Extending Your Life
Through Genetics
By Charlene Laino
Imagine taking a drug that offers the promise of allowing you to live to be 180 " without suffering such crippling disabilities as arthritis or fatigue. That may no longer be the stuff of science fiction, thanks to new studies in genetics. While the work has so far only be done in worms, there is every reason to think it may be applicable to humans.
"THE FIELD of aging research is exciting because we feel we,re starting to really get somewhere, said Cynthia Kenyon , a professor of biochemistry and biophysics at the University of California at San Francisco. "This is new and mind-blowing. "If what we,re finding in lower organisms hold true for humans, it is possible that we might know how to change the rate of aging in humans within 20 years, she said. Kenyon discussed her research on anti-aging at an American Medical Association media briefing Thursday. "If you look in nature, you find that every animal ages at a different rate " a mouse only lives two years, a canary lives 13 years and a bat can live 50 years, she said. "These animals differ because of their genes, so it follows that genes in animals control their rate of aging. And now her new studies show that the genes that control aging are the same genes that control hormones involved in food metabolism " "a most fundamental process, as she puts it In her new work, Kenyon has been focusing on a small worm called C. elegans, studying what makes the worm age. According to Kenyon, there are many similarities between the cells of worms and other animals. "Its cells have to grow and divide and make tissues, make nerve chemicals, make muscles, just like other organisms do, she said. "The genes that control all those processes end up being the same genes that control these processes in us.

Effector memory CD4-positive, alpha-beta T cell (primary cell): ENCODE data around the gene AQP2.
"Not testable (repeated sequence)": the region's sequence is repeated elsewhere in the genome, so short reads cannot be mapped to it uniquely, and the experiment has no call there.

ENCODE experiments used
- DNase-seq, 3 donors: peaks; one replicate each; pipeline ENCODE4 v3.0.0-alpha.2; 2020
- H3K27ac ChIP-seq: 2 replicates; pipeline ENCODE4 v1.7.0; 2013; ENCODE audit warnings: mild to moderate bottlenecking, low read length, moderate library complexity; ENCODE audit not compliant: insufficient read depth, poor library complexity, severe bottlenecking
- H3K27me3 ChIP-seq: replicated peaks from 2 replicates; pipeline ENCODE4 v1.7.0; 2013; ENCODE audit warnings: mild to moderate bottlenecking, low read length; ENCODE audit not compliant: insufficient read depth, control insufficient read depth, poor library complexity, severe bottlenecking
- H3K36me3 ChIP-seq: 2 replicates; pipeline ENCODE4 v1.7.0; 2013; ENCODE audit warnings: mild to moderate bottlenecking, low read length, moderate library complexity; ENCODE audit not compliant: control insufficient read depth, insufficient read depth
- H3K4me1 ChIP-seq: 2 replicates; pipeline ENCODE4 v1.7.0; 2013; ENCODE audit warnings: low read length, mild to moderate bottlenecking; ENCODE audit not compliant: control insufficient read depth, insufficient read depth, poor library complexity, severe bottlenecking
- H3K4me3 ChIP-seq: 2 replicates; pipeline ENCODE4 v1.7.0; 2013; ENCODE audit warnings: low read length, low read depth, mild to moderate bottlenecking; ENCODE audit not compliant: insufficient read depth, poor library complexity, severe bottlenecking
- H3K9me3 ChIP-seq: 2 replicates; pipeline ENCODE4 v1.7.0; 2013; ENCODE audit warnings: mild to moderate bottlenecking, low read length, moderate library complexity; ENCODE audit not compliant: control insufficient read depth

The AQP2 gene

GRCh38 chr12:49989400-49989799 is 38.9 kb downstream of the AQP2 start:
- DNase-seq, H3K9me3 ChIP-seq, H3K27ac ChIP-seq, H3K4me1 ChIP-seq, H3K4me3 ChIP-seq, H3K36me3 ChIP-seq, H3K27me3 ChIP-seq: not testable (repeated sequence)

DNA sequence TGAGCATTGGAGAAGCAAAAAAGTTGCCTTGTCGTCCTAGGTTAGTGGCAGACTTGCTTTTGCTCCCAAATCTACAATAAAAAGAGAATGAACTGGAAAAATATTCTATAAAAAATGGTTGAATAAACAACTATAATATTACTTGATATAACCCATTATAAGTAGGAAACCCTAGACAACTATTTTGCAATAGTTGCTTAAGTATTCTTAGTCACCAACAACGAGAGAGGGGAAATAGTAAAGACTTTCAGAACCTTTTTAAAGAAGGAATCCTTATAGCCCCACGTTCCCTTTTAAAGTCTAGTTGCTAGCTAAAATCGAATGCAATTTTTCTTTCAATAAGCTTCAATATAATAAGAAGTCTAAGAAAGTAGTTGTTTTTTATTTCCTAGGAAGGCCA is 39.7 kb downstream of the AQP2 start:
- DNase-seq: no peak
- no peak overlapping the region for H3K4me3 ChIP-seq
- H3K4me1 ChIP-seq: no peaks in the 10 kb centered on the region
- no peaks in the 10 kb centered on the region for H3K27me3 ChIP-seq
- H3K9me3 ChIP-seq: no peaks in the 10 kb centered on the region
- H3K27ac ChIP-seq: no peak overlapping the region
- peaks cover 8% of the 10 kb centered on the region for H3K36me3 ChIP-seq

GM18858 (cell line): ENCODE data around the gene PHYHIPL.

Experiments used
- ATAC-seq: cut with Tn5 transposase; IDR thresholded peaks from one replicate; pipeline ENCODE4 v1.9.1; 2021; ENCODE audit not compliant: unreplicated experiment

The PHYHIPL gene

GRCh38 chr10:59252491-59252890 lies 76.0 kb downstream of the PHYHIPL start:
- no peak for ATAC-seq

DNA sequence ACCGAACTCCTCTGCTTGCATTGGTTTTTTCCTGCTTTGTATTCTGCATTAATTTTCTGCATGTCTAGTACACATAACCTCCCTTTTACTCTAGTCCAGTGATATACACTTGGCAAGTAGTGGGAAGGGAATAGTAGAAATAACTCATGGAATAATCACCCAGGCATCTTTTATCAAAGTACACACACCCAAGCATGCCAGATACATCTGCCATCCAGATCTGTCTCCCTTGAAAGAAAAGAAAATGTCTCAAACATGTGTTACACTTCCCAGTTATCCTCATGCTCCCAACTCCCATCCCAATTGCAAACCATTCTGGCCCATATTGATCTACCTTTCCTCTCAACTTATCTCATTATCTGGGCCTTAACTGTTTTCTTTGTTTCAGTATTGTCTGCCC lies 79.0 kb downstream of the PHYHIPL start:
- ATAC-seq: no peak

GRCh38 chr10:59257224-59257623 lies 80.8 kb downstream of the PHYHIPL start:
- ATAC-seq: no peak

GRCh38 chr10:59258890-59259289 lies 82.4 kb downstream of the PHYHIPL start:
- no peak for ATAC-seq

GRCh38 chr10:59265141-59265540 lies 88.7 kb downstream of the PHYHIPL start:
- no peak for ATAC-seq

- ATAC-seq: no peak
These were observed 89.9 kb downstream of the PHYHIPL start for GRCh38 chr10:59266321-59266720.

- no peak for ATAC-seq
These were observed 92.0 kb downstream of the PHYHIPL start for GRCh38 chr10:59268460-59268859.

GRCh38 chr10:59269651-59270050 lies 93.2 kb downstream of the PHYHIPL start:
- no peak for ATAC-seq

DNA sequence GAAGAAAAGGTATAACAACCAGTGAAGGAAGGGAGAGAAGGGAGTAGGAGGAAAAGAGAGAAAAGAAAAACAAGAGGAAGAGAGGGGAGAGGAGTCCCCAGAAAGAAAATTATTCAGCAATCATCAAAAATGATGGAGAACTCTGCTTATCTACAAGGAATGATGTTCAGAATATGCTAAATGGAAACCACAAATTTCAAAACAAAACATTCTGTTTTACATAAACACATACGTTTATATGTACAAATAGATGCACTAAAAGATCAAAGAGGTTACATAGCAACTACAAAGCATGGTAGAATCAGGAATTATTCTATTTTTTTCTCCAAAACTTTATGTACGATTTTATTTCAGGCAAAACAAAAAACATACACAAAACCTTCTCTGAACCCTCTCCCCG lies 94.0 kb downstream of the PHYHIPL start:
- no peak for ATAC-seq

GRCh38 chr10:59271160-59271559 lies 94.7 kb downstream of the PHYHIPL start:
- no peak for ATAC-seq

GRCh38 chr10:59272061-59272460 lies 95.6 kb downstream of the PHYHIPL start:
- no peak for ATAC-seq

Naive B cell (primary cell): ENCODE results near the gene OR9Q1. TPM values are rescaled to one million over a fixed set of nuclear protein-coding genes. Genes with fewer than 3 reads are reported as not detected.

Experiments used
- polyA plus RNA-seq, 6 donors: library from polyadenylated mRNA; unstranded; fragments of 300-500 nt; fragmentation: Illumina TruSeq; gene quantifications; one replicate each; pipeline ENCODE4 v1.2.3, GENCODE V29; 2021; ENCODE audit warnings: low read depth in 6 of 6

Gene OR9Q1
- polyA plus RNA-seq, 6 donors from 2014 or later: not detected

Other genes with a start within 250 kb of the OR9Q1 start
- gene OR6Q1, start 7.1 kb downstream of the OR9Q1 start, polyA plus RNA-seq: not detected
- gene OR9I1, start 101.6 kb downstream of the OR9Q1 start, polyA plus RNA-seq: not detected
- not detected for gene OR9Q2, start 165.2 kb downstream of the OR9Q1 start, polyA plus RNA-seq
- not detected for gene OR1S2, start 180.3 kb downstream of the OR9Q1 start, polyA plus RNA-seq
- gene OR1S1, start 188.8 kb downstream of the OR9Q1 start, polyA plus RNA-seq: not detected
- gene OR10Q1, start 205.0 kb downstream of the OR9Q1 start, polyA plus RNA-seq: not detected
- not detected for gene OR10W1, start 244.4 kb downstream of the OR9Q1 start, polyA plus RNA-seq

Calculate your life expectancy
C. elegans has a life span of about two weeks. But Kenyon found than when the gene known as daf-2 is altered, the worm,s life spa doubles. "So we now know that the worm has its own kind of death gene, Kenyon said. "In C. elegans, this gene speeds up the aging process. When its activity is inhibited, the worms live much longer, and remain active and youthful for much longer than normal. Th protein in worms that regulates life span looks similar to the hormone in humans that binds to insulin and IGF-1, which control food utilization and metabolism, she said.
So what does this mean for us? In essence, it means that a simple drug that blocks the action of such hormones might retard aging. In the worm, her team went in and directly changed its genetic material " telling the receptor not to bind as well to the hormone " and thus extending life span. "In humans, we would want to develop drugs that mimic this, she said. "If this pans out, it is quite reasonable to think we can double life span " and improve the quality of life, working toward eliminating aging diseases. The next step, Kenyon said, is to try to duplicate the work in mice. "By about five years from now, we should know if mice are wired similarly, she said. "If so, it should probably hold true for humans too.